Sunday, October 18, 2009

Out of the darkness comes enlightenment through Michael Schmidt's poetry

All glass, metal, wood and exposed brickwork, with twinkling lights and background jazz, the Epernay Champagne & Cocktail Bar is a suitably urbane setting for the launch of Michael Schmidt's Collected Poems. There's a hum of Saturday-evening chatter from the other end of the establishment, as this side of the bar hushes, all eyes facing front.

After an effusive introduction by his editor and 'dear, dear friend' Peter Sansom, Schmidt takes to the floor and begins reading from the new collection, starting with his earlier work, including 'From Mexico' and 'A Dream', and moving on towards the here and now. In dark trousers and a light blue open-collared shirt, his attention to detail is obvious in his super shiny shoes, while his warmth comes across through his soft, grey corduroy jacket and round smiling face.

But his body is betraying him and the butterflies are perceptible, despite having a lengthy career behind him (his first collection, Black Buildings, was published in 1969, when he also started up Carcanet Press) and even though he holds the post of Professor Of Poetry at the University of Glasgow. His left leg is jiggling, and he shifts the tome from one hand to the other as he reads aloud from it. Some of the words get muddled, and his delivery, in his smooth Scottish-cum-American accent, is ever so slightly stilted.

Then we realise why: this usually confident man can't actually see the text in the failing light! 'I'm sorry if I'm holding my book in a funny way,' he explains. 'It's because there's a street light casting a certain light.' He is handed (what else?) a candle in a champagne bottle, but the hot wax drips inconveniently, and a kind soul steps forward with a torch. The effect is rather like reading under the covers as a child, and it adds to the intimate feeling of the event. He struggles on, but eventually gives in: 'I'm sorry, my eyes are going out now.' It's as good a time as any to take a break, he says, 'while I organise some better illumination'.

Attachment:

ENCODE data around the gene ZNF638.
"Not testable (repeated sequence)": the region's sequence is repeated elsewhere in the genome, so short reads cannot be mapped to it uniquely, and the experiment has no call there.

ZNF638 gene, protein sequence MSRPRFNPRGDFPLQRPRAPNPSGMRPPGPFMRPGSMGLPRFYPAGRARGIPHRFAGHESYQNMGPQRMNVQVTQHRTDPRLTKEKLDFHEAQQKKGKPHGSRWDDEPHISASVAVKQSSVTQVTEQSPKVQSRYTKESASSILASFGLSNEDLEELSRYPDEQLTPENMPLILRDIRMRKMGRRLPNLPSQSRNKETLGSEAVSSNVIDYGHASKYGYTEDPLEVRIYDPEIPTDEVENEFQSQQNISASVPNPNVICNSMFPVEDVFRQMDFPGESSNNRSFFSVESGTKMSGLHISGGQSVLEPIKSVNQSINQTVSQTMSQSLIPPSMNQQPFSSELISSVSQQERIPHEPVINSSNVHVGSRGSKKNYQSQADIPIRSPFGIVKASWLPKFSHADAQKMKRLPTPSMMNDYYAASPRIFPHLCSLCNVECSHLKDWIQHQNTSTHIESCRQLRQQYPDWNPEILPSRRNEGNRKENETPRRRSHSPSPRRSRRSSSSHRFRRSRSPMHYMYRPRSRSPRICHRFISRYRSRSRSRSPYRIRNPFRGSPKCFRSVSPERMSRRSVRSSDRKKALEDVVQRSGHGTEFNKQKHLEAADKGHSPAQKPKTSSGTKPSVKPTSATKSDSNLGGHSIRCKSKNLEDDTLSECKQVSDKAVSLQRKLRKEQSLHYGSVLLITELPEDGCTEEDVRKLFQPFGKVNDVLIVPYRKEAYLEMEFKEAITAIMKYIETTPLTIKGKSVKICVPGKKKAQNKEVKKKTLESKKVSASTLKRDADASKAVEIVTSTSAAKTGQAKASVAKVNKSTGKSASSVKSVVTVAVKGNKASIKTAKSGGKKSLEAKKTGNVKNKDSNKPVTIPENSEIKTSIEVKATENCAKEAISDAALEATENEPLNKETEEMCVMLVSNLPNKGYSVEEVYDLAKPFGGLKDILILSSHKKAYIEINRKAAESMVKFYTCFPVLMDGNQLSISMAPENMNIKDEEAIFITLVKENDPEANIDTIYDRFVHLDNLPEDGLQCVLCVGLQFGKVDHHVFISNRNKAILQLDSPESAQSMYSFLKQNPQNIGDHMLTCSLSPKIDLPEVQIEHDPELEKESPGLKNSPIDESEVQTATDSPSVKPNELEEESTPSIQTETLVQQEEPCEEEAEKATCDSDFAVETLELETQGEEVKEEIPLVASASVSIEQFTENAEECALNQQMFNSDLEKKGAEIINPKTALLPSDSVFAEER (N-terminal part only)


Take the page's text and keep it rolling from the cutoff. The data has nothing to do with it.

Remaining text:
Despite the difficulties, Schmidt is very engaging, and frequently raises a laugh as he explains his poems. I mention the obvious warmth that emanates from him to some of his fans and fellow poets in the interval, and am met with enthusiastic nods all round. As the second half gets under way, the well-turned-out turnout (not everyone manages to get a seat) hangs on his every word, heads reverently tilted to one side. Schmidt, you can tell, does enjoy the devotion despite his jangling nerves, and treats those congregated to some 'poems that have come most recently': firstly 'Desire', chockablock with boat metaphors, and another ('I'll just do one more as my battery is running low'), based around Shakespeare's Yorick; one of a number referencing fellow writers.

As he switches off the torch and steps away from the mic, Schmidt looks visibly relieved that the 'most extraordinary launch event ever' is over. But sometimes it's nice to see people in a new light.

Clare Conlon is a freelance writer, editor and press officer. Her blog, Words & Fixtures, is shortlisted for the 2009 Manchester Blog Awards.

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